Stock strategy: Keep it simple
The Dow may break its record soon, and then again, maybe not. No matter what it does, John Bogle has a strategy. And if you know of Bogle, founder of the Vanguard Group, I'll bet you can guess what it is. His approach is the same as it was last y...
The Dow may break its record soon, and then again, maybe not. No matter what it does, John Bogle has a strategy.
And if you know of Bogle, founder of the Vanguard Group, I'll bet you can guess what it is. His approach is the same as it was last year, and the same as it will be next year: Assemble a diversified portfolio of low-cost index mutual funds, don't worry about ups and downs in the market, and stick with it.
He rejects the increasingly complex trading strategies investors are using as exchange-traded funds slice and dice the stock market -- and even currencies and commodities -- into finely-focused betting
"What's going on is insanity,' he said this week in Chicago, as he prepared to deliver the same message to a Financial Advisor Symposium.
He told the advisers to think of their clients' interests and spare them the expense of speculative strategies. To investors, he said: "Stop looking around for the Holy Grail.'
People are wasting money trying to outsmart the market, he said. He has calculated that, in some cases, roughly 60 percent of potential earnings are going to the middlemen. "Beating the market after costs is a loser's game,' he said.
So at a conference in which advisers spent two days listening to everything from
hedging strategies to prognostications about "winning' sectors, Bogle closed the two-day event by delivering a math lesson.
First, he said, investors should expect average annual returns of only about 7 percent during the next decade -- the result of earnings growth of about 6 percent and dividend yields 3 percentage points below the long-term norm.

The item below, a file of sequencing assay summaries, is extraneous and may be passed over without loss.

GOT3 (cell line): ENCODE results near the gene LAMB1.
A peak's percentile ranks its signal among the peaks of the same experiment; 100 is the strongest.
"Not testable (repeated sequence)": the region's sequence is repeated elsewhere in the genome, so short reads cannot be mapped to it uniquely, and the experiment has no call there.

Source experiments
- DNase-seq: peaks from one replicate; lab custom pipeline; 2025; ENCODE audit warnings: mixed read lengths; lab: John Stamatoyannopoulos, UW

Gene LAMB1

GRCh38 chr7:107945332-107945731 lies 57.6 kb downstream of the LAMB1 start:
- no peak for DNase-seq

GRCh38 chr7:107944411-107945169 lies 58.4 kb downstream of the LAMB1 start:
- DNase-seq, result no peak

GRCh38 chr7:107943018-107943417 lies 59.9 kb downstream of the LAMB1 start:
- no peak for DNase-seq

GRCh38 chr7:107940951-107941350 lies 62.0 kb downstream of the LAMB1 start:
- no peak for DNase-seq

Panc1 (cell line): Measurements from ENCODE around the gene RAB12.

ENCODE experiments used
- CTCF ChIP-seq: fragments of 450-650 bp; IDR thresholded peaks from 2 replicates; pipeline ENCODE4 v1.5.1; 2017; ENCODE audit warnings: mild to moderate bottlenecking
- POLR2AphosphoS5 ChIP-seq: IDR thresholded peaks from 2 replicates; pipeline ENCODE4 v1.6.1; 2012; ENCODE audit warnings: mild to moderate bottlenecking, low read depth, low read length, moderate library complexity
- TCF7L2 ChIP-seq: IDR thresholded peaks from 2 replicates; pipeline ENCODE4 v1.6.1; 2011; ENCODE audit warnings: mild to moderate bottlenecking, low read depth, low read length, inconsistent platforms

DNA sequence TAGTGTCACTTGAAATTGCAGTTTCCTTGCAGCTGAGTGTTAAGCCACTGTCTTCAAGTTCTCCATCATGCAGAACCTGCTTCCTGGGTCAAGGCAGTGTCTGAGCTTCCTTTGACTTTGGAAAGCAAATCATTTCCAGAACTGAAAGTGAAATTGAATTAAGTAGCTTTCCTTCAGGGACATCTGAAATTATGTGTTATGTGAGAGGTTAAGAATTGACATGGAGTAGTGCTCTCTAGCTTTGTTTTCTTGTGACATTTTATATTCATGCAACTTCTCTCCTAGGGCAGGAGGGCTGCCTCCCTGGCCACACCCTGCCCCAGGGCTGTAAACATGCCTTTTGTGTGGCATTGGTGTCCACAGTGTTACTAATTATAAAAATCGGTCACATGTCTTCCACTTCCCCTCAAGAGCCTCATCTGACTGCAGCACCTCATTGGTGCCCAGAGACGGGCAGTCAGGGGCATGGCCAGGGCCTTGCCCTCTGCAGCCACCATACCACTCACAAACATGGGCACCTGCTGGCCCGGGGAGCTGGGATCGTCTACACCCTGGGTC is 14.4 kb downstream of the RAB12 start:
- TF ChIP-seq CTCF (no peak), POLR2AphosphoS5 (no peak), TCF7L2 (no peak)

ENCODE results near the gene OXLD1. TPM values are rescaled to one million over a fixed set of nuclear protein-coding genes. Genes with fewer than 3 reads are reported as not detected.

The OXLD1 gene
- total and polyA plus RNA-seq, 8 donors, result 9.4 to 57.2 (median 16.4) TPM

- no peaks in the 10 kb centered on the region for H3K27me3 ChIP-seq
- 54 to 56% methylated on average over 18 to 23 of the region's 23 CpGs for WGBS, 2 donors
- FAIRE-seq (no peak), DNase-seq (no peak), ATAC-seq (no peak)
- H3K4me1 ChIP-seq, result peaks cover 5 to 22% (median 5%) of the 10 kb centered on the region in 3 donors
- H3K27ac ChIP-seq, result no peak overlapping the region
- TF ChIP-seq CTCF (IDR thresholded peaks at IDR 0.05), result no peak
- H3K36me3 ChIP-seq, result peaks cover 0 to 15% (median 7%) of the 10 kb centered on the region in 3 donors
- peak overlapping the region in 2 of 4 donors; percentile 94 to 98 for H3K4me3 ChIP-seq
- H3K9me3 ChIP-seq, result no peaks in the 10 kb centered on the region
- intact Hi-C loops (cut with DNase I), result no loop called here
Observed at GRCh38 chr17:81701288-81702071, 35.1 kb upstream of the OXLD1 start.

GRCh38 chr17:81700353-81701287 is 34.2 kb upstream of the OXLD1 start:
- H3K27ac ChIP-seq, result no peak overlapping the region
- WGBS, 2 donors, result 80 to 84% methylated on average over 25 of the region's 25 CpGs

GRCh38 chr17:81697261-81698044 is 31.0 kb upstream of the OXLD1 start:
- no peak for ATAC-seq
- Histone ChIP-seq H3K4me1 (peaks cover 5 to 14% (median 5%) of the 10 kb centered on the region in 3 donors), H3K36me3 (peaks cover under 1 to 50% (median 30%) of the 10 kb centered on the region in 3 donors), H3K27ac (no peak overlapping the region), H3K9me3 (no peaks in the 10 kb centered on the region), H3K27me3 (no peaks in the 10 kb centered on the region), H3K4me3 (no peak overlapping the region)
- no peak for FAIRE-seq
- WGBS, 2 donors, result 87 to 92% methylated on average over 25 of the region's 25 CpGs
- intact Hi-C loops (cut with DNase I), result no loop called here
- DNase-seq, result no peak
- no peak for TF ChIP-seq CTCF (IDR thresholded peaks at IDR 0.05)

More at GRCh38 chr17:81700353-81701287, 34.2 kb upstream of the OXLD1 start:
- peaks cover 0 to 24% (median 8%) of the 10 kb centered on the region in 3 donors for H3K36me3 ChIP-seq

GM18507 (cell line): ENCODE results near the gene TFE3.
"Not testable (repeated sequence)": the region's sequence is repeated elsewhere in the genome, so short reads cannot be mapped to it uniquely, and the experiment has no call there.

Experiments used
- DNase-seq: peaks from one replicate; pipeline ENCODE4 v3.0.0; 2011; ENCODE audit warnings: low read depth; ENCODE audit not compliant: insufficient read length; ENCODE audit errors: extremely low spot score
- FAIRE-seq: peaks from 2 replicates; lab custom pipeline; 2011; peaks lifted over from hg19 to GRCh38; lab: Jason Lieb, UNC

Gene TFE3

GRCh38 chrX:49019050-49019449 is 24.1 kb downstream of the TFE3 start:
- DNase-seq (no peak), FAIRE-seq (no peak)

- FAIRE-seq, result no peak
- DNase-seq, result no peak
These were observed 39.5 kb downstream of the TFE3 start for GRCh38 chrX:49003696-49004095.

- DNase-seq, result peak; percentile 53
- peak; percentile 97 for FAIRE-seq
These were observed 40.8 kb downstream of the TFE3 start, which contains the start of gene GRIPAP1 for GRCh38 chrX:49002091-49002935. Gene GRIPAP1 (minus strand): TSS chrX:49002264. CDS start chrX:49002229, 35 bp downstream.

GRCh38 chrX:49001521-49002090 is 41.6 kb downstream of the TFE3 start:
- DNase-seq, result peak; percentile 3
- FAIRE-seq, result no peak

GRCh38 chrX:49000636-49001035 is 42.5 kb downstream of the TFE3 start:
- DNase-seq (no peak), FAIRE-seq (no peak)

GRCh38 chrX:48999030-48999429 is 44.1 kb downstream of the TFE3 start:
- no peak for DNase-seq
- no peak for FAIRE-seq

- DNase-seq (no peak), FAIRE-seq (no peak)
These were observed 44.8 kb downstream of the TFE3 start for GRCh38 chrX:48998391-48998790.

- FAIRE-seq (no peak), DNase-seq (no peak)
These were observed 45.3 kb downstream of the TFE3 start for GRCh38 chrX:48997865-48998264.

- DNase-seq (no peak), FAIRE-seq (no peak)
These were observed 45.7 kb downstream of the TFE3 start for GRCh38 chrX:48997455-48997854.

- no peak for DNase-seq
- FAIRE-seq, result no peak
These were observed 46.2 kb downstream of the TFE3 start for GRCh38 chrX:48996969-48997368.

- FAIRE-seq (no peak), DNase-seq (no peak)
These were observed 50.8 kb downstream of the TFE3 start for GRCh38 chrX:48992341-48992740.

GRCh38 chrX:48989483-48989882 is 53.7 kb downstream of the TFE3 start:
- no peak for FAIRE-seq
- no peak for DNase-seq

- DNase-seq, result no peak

The numbers get more demoralizing from there. In actively managed stock mutual funds, Bogle said, investors pay about 1.5 percent for the management and operation of the funds, another 1 percent in trading costs related to buying and selling stocks, and then sometimes another 0.5 percent in sales charges.
In other words, investors may give up about 3 percent of their return. For a 25-year-old making a $1,000 investment, and averaging an 8 percent annual return, Bogle warns of the "tyranny of compounding costs.' With no fees, the 25-year-old would have about $140,000 after 65 years. With even 2.5 percent going to intermediaries, that's a 5.5 percent return and only about $30,000.
"Anyone who puts up with that is a fool,' he said.
So what does he do with his own money? I asked. At age 77, he has 40 percent in low-cost municipal bond funds. In the stock portion, he has
80 percent in the Vanguard Total Stock Market index fund.
But even he has his soft spot. He has not parted with "some of the legacy funds' that provide sweet memories and good returns: Vanguard Explorer, Vanguard Primecap, Vanguard Windsor and Vanguard Wellington -- not as cheap as the index fund at a 0.31 percent annual expense ratio, but not extravagant either. The most expensive is 0.51 percent.
Notice you won't find an international fund. Bogle isn't convinced they are necessary. He says the largest U.S. firms in the total stock market fund are doing business abroad, so that's his 25 percent exposure to global markets.